Freemore Audio Video Suite: a one-stop shop for all your media conversion and editing needs
Working with media files generally requires a whole library of software: download tools, editors, authoring applications and more. That’s not a problem if you’ve built up your own collection of favourites over a number of years, but if you’re a PC novice then it’s not easy to know where to begin.
But that’s where Freemore Audio Video Suite comes in, as the package claims to include a host of tools to help you create, edit, convert and share your media files, and all at no cost at all.
Sounds great, and the suite started well with a simple installation, involving no adware at all. There are no nag screens, either, no pop-up web pages with upgrade “offers”, no marketing tricks or annoyances of any kind.
Launch the program and you’ll find a simple interface, where its various functions are organised into four areas: MP3 & Audio, DVD & Video, Photo & Images, and YouTube & Misc. Accessing these then reveals further options – editors, converters, splitting and joining tools, more – and clicking one of these final links will then launch the relevant program.
There are some very capable tools here. The Audio Editor opens a good range of formats and has plenty of effects and options, for instance. While a versatile conversion app supports all the main audio and video formats, and can create files specifically for a range of devices.
The Sound Recorder and Ringtone Maker modules also performed well. There’s a simple, but useful YouTube downloader. And there were options we didn’t expect, including tools to create video slideshows, and another which can convert PDFs to images or text files.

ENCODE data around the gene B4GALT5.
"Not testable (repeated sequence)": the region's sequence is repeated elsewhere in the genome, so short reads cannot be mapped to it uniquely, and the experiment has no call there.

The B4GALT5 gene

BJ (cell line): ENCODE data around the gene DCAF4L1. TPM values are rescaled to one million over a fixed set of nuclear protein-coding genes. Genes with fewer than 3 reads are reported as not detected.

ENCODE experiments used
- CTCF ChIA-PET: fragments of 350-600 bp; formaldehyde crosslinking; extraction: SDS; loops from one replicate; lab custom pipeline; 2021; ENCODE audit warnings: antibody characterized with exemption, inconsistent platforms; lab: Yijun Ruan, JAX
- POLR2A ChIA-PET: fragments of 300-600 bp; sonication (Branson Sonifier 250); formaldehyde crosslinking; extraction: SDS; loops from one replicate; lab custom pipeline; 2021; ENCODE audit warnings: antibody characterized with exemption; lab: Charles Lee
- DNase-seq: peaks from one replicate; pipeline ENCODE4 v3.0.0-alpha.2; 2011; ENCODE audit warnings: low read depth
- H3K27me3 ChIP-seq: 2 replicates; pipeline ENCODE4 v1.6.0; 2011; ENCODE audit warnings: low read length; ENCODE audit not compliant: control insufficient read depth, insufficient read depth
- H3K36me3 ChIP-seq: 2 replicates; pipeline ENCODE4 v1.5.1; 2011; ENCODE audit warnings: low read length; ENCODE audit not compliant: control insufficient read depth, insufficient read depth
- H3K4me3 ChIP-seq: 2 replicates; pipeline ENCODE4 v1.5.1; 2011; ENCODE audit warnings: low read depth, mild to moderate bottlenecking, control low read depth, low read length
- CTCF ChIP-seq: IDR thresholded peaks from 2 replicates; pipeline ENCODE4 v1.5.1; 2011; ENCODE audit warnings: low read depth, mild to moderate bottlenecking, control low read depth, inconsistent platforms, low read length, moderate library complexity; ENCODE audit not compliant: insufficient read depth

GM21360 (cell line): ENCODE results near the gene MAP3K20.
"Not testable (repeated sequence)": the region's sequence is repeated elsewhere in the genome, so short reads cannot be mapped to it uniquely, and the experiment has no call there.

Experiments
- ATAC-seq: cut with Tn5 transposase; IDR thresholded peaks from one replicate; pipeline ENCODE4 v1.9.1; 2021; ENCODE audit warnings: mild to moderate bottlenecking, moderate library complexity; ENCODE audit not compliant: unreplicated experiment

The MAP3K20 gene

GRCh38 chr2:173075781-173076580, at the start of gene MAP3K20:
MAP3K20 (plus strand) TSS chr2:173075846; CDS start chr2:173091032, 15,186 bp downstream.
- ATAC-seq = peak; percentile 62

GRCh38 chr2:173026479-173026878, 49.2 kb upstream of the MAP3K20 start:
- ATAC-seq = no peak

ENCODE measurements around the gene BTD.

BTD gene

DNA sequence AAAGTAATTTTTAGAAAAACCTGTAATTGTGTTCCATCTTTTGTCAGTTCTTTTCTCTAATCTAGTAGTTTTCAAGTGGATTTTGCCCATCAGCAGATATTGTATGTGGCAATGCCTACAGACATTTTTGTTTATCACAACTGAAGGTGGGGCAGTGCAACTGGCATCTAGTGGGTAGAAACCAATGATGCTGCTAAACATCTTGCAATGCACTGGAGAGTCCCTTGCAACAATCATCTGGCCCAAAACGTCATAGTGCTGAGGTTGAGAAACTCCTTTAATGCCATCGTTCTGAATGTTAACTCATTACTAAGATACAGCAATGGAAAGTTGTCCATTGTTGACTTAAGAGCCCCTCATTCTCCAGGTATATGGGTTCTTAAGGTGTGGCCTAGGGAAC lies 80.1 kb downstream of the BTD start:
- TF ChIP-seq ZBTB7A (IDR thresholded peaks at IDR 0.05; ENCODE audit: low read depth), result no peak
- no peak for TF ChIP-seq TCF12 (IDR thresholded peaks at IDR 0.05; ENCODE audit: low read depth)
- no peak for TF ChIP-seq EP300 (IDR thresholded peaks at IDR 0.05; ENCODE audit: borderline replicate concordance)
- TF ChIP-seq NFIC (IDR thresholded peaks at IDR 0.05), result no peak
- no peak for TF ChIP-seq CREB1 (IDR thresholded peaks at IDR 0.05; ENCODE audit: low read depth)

There are also a few problems, though. Several of the functions listed on the program’s website and included in the launcher only display a message saying they are “not currently available”, for instance. So you’ll see links like “Image Converter”, “Photo Resizer”, “Free Online Radio Player” and “Free Online TV Player”, but they don’t actually work.
We were a little annoyed to see the suite clutter our system root (C:\) with 10 new folders, too, apparently to hold configuration information. There are better places to store it.
And some of the tools you do get are a little more basic than we’d like. When there’s a section called “DVD Rip & Burn & Copy”, for instance, then we’d expect the “Free DVD Creator” option to provide plenty of DVD functionality. But it’s only really useful for creating VCD or SVCDs; otherwise all it can do is burn a video DVD from a pre-built DVD folder.
Freemore Audio Video Suite is a long way from being the ultimate in free multimedia suites, then, and if your PC is already equipped with the best-of-breed media freeware then it’s probably not going to appeal.
For PC novices, though, it’s a different story. The suite is easy to use, and provides straightforward access from a single interface to a great deal of very capable media functions and features. It’s a great way to get started in the multimedia world.